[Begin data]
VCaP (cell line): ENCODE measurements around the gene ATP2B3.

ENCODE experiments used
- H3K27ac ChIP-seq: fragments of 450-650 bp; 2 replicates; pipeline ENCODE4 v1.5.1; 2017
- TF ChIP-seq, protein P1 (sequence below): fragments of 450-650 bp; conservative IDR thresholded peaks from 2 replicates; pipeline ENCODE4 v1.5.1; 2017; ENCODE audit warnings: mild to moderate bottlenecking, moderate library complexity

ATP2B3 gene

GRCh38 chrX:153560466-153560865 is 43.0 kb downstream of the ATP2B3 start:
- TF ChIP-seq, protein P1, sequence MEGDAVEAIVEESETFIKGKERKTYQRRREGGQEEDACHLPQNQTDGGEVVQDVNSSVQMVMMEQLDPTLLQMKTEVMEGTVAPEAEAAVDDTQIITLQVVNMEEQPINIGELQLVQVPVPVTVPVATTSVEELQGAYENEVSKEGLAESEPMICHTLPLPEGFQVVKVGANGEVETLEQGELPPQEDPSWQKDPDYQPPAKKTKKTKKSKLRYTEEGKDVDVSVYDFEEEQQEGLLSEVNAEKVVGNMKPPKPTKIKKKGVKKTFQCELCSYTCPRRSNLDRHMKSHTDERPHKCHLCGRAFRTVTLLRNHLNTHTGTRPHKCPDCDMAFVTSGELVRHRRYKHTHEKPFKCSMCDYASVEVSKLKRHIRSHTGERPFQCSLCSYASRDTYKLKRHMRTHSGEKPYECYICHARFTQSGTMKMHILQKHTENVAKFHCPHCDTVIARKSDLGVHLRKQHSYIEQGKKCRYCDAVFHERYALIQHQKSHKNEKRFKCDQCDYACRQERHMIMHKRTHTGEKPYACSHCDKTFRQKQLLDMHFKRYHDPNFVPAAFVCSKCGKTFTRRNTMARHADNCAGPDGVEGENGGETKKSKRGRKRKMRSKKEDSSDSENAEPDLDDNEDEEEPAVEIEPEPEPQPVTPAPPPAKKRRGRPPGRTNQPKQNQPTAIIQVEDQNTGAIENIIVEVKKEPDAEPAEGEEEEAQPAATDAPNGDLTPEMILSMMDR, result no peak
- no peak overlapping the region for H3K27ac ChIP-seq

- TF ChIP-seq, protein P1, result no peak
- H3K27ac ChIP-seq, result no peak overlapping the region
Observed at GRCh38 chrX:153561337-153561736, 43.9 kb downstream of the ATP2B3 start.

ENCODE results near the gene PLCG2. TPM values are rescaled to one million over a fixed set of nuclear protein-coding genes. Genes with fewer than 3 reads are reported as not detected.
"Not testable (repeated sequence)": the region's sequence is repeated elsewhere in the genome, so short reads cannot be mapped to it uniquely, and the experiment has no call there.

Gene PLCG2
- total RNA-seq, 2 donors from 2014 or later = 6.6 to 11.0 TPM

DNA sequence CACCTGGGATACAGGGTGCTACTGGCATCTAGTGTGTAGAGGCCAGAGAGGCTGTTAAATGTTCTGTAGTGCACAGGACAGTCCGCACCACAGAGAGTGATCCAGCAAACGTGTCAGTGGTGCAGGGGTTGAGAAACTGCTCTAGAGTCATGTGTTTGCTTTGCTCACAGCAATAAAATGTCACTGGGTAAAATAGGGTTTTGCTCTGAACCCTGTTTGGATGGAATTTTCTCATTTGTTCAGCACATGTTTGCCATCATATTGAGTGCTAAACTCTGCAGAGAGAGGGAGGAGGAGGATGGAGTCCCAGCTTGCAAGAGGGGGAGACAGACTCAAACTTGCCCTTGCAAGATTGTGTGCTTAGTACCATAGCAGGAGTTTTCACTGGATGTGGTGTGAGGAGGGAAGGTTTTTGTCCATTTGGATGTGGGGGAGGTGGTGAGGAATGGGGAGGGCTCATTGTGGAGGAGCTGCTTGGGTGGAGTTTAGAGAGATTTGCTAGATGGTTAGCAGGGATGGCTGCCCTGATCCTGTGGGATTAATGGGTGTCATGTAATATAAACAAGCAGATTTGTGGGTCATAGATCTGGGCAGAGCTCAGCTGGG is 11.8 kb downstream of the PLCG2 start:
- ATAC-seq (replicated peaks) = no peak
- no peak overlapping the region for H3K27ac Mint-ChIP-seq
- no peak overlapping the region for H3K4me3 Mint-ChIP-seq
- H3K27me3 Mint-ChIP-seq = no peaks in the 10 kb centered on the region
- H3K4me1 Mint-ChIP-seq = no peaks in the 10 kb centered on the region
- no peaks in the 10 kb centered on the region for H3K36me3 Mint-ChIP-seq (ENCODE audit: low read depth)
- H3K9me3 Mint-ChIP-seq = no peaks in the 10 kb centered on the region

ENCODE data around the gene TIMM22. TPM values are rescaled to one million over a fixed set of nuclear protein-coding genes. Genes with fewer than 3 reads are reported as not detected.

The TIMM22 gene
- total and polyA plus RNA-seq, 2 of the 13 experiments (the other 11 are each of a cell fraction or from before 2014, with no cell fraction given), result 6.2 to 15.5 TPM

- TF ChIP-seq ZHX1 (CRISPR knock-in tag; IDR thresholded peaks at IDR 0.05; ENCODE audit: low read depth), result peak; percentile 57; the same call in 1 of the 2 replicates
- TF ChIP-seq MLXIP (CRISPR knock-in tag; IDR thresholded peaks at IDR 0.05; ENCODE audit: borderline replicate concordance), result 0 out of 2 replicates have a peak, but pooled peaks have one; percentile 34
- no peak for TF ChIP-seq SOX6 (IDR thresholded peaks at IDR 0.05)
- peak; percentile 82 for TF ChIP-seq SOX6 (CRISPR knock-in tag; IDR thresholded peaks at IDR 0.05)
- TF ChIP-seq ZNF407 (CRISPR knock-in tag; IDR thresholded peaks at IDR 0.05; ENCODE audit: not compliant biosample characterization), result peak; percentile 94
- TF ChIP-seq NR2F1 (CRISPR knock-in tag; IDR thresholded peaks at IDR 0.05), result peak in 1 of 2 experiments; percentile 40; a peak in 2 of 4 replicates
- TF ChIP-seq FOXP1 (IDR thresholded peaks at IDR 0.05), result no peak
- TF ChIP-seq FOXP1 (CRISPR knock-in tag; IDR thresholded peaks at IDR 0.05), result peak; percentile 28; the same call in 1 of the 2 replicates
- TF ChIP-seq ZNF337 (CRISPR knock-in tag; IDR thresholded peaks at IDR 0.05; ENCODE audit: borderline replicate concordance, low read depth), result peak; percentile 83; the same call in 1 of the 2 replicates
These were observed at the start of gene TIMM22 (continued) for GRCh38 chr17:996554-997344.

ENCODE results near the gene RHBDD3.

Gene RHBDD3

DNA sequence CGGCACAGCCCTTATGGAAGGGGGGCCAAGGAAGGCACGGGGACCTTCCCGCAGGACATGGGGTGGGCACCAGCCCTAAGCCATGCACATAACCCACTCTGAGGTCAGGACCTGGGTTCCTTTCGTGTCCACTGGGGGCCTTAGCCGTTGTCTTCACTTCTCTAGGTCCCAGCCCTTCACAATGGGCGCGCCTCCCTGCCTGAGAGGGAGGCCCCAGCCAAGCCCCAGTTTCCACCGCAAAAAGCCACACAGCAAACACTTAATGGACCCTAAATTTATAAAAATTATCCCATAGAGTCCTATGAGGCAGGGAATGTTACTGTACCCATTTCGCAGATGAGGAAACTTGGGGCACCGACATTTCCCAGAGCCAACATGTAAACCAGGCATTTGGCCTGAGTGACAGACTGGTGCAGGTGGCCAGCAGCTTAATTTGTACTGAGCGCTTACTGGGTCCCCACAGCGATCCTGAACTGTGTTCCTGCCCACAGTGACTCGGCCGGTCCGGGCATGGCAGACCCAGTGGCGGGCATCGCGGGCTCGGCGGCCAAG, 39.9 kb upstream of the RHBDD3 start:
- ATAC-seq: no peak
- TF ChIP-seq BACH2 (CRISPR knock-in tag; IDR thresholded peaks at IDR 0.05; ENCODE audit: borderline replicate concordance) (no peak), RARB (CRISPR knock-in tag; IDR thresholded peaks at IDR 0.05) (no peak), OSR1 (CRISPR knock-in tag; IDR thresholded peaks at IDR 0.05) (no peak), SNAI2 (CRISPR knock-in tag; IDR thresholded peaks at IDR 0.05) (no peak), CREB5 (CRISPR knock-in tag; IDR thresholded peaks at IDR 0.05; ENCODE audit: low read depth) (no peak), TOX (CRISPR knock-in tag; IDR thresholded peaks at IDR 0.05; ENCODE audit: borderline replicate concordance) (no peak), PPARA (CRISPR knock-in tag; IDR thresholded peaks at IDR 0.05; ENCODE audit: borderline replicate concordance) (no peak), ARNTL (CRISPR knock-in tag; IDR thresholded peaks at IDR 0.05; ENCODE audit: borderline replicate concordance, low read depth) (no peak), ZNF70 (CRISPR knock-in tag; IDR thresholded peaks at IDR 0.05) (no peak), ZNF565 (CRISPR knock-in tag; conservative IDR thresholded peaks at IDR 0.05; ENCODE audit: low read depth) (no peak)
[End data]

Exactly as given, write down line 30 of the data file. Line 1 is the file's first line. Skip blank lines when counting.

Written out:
- peak; percentile 82 for TF ChIP-seq SOX6 (CRISPR knock-in tag; IDR thresholded peaks at IDR 0.05)